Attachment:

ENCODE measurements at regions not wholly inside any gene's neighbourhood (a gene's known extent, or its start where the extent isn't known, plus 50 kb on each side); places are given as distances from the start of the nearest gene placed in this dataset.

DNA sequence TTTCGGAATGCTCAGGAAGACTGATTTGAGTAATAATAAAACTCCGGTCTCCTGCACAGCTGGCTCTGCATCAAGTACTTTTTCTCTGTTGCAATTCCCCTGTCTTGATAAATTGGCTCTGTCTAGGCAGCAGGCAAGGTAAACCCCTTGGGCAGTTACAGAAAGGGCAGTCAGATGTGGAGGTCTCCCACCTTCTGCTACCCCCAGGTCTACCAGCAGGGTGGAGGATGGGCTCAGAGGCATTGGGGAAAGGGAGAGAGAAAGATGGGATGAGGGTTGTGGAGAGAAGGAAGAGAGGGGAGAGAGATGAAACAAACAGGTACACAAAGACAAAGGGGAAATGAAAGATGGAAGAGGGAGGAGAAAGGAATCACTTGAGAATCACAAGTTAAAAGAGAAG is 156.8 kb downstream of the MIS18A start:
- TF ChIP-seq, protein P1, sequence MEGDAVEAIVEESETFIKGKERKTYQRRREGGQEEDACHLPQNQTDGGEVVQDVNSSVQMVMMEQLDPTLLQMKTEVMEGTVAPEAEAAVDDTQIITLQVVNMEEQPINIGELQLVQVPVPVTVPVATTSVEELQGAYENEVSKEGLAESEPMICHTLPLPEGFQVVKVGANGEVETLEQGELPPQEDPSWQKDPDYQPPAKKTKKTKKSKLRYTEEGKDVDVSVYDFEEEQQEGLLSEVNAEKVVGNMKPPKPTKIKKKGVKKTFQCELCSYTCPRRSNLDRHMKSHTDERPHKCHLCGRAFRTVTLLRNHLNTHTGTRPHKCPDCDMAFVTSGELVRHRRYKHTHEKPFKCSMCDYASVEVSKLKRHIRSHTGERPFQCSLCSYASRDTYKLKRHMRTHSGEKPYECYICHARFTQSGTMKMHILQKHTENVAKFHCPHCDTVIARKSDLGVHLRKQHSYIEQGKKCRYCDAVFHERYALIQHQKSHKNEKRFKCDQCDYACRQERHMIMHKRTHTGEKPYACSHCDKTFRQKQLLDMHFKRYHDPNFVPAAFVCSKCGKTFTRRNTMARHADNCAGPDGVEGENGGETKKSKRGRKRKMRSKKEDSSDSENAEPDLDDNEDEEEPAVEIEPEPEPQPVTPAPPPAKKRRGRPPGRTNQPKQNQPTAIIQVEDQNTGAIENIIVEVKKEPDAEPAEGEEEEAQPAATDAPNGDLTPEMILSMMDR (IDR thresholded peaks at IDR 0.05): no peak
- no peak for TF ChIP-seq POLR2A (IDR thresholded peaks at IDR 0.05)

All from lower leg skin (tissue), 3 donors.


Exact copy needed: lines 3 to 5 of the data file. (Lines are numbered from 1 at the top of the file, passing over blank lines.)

- TF ChIP-seq, protein P1, sequence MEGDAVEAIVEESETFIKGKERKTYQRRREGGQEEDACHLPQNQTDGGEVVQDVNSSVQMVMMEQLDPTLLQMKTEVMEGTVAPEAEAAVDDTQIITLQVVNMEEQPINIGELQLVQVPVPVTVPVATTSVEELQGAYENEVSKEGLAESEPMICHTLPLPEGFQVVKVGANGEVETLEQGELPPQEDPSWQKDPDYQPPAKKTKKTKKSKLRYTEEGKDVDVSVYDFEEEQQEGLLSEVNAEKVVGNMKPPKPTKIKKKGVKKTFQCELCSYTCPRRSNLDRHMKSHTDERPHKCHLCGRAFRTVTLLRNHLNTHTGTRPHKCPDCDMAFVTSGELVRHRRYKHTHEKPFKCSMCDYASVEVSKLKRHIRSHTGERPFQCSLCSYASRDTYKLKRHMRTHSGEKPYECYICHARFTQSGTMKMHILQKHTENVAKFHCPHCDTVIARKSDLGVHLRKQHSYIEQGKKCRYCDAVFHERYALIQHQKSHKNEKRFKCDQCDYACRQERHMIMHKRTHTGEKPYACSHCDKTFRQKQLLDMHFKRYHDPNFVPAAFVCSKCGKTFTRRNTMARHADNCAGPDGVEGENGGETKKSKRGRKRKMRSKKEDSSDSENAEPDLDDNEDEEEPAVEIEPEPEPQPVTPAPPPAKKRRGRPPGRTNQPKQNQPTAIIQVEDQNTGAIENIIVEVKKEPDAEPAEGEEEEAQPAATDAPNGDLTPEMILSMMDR (IDR thresholded peaks at IDR 0.05): no peak
- no peak for TF ChIP-seq POLR2A (IDR thresholded peaks at IDR 0.05)

All from lower leg skin (tissue), 3 donors.